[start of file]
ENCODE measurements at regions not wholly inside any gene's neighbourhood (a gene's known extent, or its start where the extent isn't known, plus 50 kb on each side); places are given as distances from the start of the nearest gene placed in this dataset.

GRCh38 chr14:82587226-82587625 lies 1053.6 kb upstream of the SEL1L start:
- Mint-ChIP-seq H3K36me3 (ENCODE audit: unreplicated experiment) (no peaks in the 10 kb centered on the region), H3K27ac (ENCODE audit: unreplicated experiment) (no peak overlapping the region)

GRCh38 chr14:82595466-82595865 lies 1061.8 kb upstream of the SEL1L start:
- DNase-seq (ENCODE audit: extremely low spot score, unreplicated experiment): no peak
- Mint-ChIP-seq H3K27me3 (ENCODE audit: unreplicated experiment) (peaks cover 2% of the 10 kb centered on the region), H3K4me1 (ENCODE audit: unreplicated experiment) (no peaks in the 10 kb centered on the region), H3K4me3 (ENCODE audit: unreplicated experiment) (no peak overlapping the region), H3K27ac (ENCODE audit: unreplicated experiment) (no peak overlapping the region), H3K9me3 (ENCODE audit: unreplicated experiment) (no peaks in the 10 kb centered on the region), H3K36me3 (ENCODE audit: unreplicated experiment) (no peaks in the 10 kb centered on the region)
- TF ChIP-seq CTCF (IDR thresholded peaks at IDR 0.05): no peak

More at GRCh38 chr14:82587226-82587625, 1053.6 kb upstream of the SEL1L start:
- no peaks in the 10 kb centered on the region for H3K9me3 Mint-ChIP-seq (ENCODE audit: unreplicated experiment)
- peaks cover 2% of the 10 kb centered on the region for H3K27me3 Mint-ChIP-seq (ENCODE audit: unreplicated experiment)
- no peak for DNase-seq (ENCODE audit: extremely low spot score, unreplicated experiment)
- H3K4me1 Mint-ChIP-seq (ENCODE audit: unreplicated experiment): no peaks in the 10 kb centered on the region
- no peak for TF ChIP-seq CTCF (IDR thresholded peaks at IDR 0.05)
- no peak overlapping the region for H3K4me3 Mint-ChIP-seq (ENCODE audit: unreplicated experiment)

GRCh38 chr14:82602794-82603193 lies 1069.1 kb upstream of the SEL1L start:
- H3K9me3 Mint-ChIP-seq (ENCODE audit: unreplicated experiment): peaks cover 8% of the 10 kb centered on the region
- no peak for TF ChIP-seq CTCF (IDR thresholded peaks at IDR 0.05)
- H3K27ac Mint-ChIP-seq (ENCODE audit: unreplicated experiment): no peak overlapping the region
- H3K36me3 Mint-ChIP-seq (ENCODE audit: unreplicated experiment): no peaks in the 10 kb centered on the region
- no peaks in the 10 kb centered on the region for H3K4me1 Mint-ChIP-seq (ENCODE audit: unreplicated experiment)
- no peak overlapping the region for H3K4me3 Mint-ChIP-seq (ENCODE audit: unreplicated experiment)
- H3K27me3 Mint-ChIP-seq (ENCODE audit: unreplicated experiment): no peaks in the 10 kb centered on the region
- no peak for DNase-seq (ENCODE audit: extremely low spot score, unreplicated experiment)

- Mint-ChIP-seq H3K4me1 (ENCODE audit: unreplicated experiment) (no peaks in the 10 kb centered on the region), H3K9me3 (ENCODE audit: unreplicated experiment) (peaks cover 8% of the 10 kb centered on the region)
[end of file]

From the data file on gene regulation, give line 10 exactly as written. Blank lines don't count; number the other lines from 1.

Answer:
- peaks cover 2% of the 10 kb centered on the region for H3K27me3 Mint-ChIP-seq (ENCODE audit: unreplicated experiment)